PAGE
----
-          Google may have not been entirely honest about their relationship with the NSA.

-          Snowden says Dropbox is bad and you should use Spideroak instead, while other Cloud companies can still save their reputation.

-          You can check out all the different tools GCHQ use to spy on you.

-          A new UN report is pretty damning about the spying activity, one UN chief says people like Ed Snowden deserve protection.

-          Germany may take a leaf out of Russia’s book and revert to typewriters.

-          Glenn Greenwald recently did a Reddit AMA.

-          Someone sent the NSA a mixtape that can’t be decrypted.


More international tech tension this week. Apple phones were branded a ‘national security threat’ by the Chinese state broadcaster, something Tim Cook’s company strongly denied. Meanwhile Germany is considering treating big US tech companies such as Google like utilities. The move would allow stronger regulation and prevent any monopolies on services such as search. Google have declined to comment.

I don’t think the US Government is helping with the worldwide backlash against its big companies. The ongoing battle to force Microsoft to hand over data held on Irish servers, for example, is exactly how to reduce trust in foreign services and push people to choose local alternatives.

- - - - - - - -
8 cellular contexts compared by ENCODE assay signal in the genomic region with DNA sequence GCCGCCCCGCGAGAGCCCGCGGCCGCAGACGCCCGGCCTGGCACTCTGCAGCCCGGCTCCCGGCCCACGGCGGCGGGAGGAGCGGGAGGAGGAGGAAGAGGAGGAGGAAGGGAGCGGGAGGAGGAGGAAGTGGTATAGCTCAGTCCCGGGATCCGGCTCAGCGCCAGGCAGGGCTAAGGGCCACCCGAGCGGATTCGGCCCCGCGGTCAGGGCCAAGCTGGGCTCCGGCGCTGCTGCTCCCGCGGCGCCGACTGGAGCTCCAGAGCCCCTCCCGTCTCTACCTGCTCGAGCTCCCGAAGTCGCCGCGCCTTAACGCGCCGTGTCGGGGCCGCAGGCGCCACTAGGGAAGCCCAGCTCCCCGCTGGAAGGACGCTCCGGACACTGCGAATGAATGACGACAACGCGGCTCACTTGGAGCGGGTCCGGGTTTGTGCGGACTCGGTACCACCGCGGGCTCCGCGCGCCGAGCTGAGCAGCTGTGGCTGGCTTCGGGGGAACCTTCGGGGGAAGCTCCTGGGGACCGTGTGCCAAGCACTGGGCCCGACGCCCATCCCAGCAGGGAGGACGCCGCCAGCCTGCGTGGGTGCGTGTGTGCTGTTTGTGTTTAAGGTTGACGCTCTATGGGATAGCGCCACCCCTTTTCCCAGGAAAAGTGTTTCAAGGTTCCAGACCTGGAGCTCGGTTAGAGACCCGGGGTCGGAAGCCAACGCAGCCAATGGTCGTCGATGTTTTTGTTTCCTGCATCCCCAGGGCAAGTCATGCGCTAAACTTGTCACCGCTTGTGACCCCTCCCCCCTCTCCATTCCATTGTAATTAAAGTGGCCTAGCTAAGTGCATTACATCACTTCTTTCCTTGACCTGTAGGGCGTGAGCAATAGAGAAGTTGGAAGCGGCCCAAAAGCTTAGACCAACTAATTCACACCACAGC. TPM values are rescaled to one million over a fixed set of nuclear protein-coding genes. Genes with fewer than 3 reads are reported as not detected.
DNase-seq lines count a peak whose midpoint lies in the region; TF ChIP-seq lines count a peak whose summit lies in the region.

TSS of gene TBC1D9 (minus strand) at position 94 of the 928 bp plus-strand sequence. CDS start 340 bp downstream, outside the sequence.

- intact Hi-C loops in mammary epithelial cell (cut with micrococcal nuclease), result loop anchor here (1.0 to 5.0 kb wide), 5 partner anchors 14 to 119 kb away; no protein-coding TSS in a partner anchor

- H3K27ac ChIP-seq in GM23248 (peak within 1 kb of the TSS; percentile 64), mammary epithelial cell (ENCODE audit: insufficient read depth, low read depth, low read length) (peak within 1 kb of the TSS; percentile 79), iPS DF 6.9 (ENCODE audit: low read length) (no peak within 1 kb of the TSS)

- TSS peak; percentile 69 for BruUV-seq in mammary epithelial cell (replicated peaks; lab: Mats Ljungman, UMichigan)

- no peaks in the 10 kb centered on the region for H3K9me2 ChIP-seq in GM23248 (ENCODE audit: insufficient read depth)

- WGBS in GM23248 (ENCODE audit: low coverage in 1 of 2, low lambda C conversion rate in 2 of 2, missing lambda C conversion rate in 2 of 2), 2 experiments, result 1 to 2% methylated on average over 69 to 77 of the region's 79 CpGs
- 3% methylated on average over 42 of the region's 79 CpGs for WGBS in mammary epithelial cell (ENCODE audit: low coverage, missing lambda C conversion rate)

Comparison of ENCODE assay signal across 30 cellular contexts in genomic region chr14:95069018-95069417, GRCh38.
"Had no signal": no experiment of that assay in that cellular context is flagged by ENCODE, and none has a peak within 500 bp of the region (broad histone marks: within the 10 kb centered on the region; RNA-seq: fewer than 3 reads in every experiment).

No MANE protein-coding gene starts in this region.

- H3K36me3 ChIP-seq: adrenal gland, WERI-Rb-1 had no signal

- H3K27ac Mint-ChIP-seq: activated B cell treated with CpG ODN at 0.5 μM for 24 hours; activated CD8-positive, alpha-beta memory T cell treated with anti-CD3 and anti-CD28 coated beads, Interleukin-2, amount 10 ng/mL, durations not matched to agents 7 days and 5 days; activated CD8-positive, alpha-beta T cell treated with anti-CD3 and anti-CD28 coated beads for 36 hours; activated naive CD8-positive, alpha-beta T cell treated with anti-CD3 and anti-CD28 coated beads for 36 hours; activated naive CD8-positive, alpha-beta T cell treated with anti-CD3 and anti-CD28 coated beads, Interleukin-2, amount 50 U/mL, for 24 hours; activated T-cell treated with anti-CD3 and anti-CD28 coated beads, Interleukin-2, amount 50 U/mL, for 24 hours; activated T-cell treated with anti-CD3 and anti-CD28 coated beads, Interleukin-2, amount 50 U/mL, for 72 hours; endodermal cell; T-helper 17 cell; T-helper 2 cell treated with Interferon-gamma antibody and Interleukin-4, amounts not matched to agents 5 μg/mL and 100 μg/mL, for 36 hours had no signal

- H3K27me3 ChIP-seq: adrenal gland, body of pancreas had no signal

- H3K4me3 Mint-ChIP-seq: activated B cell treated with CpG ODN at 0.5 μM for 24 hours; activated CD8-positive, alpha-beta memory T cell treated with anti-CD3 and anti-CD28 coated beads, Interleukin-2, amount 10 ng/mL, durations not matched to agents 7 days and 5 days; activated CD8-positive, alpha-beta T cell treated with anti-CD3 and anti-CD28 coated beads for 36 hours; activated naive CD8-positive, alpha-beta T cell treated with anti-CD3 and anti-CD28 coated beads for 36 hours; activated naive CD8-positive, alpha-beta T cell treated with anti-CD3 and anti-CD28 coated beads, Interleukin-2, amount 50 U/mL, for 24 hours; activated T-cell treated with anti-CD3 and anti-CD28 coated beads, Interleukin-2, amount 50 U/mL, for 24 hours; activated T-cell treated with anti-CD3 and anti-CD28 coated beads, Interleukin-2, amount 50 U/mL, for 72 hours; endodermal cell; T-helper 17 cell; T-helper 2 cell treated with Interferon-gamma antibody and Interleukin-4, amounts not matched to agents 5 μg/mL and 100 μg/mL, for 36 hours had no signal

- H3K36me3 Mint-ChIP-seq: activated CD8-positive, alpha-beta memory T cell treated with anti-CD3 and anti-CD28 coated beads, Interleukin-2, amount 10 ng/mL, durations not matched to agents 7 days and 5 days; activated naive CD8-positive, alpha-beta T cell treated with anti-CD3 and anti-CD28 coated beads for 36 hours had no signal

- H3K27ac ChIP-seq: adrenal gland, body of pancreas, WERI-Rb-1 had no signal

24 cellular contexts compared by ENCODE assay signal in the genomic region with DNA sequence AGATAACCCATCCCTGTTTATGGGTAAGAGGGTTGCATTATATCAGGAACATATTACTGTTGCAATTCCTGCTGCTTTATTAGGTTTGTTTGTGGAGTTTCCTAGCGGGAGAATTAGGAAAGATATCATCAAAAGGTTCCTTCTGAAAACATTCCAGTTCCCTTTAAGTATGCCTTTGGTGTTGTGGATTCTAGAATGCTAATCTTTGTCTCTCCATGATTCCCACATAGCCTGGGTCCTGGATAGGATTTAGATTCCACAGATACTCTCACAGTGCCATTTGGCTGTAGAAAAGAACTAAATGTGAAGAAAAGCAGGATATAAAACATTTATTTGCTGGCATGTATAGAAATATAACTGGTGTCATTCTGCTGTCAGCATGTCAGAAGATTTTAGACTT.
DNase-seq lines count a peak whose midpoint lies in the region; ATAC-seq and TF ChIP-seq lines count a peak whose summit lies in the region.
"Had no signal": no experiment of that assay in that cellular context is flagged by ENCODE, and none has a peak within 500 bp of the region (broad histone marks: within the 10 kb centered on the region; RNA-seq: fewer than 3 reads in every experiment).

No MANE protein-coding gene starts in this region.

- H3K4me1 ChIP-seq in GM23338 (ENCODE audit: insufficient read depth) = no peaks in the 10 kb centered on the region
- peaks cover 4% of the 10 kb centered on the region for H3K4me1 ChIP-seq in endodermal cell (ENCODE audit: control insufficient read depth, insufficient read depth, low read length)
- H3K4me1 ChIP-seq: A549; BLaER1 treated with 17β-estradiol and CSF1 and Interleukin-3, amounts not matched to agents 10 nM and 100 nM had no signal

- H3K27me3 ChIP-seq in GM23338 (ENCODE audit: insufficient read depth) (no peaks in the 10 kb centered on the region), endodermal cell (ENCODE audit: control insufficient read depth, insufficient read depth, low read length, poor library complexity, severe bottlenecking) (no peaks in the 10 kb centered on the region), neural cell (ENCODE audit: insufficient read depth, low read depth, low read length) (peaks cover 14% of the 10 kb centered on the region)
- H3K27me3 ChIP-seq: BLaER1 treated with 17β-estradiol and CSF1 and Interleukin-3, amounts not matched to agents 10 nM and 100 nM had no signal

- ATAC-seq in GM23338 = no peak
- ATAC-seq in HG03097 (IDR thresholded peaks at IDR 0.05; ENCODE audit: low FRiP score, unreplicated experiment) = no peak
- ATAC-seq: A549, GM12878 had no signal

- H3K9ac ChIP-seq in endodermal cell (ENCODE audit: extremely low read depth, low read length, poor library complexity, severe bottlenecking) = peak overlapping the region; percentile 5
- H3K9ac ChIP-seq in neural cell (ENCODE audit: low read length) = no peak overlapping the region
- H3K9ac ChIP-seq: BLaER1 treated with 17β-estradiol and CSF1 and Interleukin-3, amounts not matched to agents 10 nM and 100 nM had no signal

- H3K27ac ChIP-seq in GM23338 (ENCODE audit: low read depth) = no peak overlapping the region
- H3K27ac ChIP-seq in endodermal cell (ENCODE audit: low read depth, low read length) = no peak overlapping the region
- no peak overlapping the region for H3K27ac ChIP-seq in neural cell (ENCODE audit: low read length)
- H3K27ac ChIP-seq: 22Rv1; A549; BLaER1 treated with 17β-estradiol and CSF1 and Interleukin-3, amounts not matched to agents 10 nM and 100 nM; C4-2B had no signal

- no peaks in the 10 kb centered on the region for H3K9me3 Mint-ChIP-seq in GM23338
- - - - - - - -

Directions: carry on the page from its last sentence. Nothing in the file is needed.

Facebook Forgotten

Despite the outrage, the furore over Facebook’s emotion study seems to have died down. The campaign to shun the network for 99 days never really got going, and people seem quick to forget similar news about other FB studies fairly quickly. Outrage that the company may be tweaking your feed to show more extreme political views is yet to really get going.

M&A Action

Good news for the UK’s IT industry; less companies are going bust! Recession? What recession?

Meanwhile acquisition fever is still going strong. Salesforce has got its hands on RelateIQ, Microsoft has bought InMage, Yahoo!’s spree now includes streaming startup RayV, LinkedIn has gobbled up Newsle while Twitter now owns CardSpring and Netsuite has acquired Venda.

Elsewhere Israel’s Orbotech has bought Wales’ largest tech company SPTS, Netboss has acquired Ventraq Business Analytics, Chef now own Tower3, Zimbra has snapped up Mezeo and Lexalytics acquired Semantria.

Microsoft vs. Nokia, BlackBerries vs. V BlackPhones